In the odd-numbered year immediately preceding a presidential election, assorted members of Congress, former members, sitting and ex-governors, and successful business leaders build their summer travel vacations around stops in Iowa and New Hampshire.
It’s all innocent, they say, just wanted to check out the amazing new butter sculptures at the county fair or sample the fresh maple syrup outside Manchester. Maybe give a speech or two, renew acquaintances with local sachems and chat with those with donor histories.
It’s all part of the elaborate quadrennial mating dance, of course, and everyone involved understands the ritual is the opening act of a 24-month performance run.
Senate President Steve Sweeney (D-Gloucester) understands the appeal Iowa and New Hampshire hold for the ambitious and has brought it closer to home, embarking on his own summer tour through Hudson, Bergen, Essex, Mercer, Middlesex, Passaic, Union and Somerset counties.
There’s no butter sculptures or gallon jugs of maple syrup to be found, of course, but for Sweeney, there’s something far more appealing — a combined 1,559,226 registered Democrats, just over 60 percent of the statewide total.
Accompanied by his longtime confidant and supporter South Jersey powerbroker George Norcross, Sweeney has paid visits to county leaders and legislators to, as Norcross characterized it, “keep the lines of communication open.”
That’s the worst disguise since Clark Kent’s glasses.
The curtain’s gone up on Act I of a 2025 Sweeney for Governor effort, with the Senate President in the lead role and determined to avoid being shoved out of the spotlight as he was in 2017 when Phil Murphy blinded county chairs with the glare from his checkbook, bankrolling county organizations and candidates in return for endorsements and the county line placement on their ballots.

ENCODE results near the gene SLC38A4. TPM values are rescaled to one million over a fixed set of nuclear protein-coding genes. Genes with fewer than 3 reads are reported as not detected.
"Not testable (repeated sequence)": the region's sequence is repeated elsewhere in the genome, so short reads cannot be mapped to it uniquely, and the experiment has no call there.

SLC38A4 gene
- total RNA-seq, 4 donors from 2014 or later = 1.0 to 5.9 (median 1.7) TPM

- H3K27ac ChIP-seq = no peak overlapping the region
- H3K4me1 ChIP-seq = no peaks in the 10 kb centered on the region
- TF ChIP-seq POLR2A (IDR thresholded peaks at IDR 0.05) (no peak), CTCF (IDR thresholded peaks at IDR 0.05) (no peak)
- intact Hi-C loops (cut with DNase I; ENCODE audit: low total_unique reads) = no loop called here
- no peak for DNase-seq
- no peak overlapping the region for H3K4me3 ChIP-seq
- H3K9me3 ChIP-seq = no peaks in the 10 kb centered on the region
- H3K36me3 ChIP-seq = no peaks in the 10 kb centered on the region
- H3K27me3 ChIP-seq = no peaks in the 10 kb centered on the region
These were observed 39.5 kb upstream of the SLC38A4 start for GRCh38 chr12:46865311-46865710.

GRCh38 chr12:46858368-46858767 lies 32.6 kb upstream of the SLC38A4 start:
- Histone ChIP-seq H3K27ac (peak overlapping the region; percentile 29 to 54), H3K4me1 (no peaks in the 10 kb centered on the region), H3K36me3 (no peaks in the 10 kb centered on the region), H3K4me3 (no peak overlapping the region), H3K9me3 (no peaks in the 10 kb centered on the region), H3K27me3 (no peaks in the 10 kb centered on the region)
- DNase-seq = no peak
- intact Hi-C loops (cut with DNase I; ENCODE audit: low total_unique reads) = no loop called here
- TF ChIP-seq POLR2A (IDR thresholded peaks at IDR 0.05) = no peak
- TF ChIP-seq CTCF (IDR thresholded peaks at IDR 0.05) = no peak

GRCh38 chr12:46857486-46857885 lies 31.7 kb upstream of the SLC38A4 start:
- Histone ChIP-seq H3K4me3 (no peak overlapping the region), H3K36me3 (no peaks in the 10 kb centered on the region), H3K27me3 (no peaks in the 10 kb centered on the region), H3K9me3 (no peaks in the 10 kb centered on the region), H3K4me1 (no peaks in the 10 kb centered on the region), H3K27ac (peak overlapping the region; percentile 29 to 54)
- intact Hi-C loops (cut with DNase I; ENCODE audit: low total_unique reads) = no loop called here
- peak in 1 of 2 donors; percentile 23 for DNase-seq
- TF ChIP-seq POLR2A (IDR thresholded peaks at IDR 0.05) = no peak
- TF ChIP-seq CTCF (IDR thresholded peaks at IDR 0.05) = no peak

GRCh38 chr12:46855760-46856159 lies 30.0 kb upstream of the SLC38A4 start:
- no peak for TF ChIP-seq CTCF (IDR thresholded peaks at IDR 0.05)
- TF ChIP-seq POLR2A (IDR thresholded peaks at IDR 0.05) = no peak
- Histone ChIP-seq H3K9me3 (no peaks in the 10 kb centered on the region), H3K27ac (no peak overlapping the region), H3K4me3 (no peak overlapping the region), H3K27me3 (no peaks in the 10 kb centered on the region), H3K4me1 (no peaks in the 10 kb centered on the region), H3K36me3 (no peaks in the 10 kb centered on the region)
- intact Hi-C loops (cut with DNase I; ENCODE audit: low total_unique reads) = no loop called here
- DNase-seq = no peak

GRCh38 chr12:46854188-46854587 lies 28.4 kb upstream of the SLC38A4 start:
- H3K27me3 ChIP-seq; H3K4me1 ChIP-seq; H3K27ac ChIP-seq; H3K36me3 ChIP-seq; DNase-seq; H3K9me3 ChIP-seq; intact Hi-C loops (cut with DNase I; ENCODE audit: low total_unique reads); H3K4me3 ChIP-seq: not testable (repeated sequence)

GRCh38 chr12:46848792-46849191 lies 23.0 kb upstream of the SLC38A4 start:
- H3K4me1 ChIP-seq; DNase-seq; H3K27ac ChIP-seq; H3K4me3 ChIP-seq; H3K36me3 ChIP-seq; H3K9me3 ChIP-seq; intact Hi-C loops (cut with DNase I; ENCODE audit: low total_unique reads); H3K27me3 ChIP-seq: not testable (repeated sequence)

Sweeney and, for a time, Jersey City Mayor Steve Fulop, understood the hopelessness of competing and the field was cleared for Murphy.
Sweeney’s visits are a reminder to local leaders that should Democrats retain control of the Legislature this year — an outcome altogether likely to the point of certainty — he’ll become the longest serving Senate President in state history.
Gubernatorial nominations, favorable legislation, appropriations and appointments will all flow through his office between now and 2025.
County leaders do not require a degree in meteorology to understand which way the wind is blowing.
If a reminder is necessary, the list of Senate add-ons to the state budget — those spending items not included in the governor’s initial budget submission — will suffice.
Not surprisingly, local projects in Gloucester County received the largest number at six. Middlesex and Camden counties each received three; Bergen was awarded two while Essex, Hudson Monmouth, Burlington and Mercer secured one each.
It should be noted that while Essex received but one add-on, it was by far the largest — $5 million for Newark Symphony Hall.
To be sure, Sweeney may face primary opposition for what will be an open governor’s seat in 2025.
Lt. Gov. Sheila Oliver, having served potentially for eight years at Murphy’s side, will certainly be in the conversation, while others mulling it over will emerge from time to time. Four years will provide ample time for mulling.
Republicans will enter the contest with a dose of optimism, largely because history favors the out party.
For instance, the last time a Democrat succeeded a Democrat in the governor’s office was 1961 when Richard Hughes followed Bob Meyner to the executive office.
(Former governor Jim McGreevy resigned from office and, after 18 months of a non-elected acting governor Dick Codey, Jon Corzine was selected).
Sweeney’s aggressive move is aimed at locking up support early, building momentum and achieving status as the inevitable nominee.
While he won’t be tramping around the knee-high snows of Iowa and New Hampshire, he’ll spend the next four years leaving deep footprints in north, central and south Jersey — deep enough to swallow up the ambitions of potential opposition.
The history of his tour companion Norcross is seen by some as risky, given the powerbroker’s well publicized and occasionally vitriolic confrontations with Murphy, although the two have since made up and played nice.
While his power base is south of Trenton, Norcross is a large presence in state politics and has extended his reach into other regions, notably Middlesex County.
In the often convoluted and seemingly illogical environment of politics where allegiances shift suddenly, friends become enemies and vice-versa, Sweeney obviously feels Norcross brings far more to the table and outweighs the risk of upending the table.
The strategy appears sound, its execution well thought out, and the end result clear and within reach.
No need for Sweeney to include Iowa and New Hampshire on his list of desirable vacation spots.
Carl Golden is a senior contributing analyst with the William J. Hughes Center for Public Policy at Stockton University.